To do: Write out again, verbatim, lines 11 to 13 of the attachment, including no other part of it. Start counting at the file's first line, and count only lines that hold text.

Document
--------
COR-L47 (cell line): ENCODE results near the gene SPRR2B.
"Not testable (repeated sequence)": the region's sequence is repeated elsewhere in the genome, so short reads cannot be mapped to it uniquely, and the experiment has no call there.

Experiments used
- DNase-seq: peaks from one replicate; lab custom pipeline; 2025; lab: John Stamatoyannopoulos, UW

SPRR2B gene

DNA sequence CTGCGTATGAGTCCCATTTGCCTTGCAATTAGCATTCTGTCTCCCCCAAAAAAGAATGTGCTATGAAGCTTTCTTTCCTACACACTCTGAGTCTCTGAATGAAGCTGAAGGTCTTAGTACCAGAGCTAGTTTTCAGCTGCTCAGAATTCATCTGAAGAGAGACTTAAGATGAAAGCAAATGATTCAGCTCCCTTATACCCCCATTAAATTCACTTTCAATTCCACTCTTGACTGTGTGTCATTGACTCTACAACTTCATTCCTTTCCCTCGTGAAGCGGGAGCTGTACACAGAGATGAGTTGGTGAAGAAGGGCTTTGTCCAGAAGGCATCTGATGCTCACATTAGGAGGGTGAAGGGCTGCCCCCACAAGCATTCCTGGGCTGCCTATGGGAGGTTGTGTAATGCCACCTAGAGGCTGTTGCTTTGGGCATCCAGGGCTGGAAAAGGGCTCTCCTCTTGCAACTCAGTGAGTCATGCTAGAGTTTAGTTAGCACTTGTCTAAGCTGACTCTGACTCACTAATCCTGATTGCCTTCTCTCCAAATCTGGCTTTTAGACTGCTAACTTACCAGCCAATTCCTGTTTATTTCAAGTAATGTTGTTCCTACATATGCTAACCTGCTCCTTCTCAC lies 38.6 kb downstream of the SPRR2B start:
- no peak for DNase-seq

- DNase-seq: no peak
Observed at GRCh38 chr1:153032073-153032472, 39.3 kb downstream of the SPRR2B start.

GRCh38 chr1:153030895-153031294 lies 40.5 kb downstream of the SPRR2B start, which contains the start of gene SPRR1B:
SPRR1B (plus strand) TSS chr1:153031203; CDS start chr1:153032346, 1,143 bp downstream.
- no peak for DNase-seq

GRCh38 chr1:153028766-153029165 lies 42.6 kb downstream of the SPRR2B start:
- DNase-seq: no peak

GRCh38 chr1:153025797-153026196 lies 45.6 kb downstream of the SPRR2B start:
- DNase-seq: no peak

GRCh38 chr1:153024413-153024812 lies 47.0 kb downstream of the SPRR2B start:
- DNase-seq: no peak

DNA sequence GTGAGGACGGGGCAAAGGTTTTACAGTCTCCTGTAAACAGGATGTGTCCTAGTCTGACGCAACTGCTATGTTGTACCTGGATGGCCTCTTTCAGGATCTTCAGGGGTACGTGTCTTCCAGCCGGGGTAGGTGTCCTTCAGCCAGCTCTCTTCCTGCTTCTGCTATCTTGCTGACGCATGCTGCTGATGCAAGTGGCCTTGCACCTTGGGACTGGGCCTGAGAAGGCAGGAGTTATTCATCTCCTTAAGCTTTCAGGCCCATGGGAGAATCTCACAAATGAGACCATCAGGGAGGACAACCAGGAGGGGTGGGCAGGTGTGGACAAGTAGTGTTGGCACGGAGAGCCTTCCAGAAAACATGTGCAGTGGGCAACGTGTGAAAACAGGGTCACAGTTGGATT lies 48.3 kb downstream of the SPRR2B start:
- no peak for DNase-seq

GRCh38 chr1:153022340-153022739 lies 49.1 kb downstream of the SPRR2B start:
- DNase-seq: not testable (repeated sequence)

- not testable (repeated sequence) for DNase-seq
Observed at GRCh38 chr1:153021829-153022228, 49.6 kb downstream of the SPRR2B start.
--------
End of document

SPRR1B (plus strand) TSS chr1:153031203; CDS start chr1:153032346, 1,143 bp downstream.
- no peak for DNase-seq

GRCh38 chr1:153028766-153029165 lies 42.6 kb downstream of the SPRR2B start: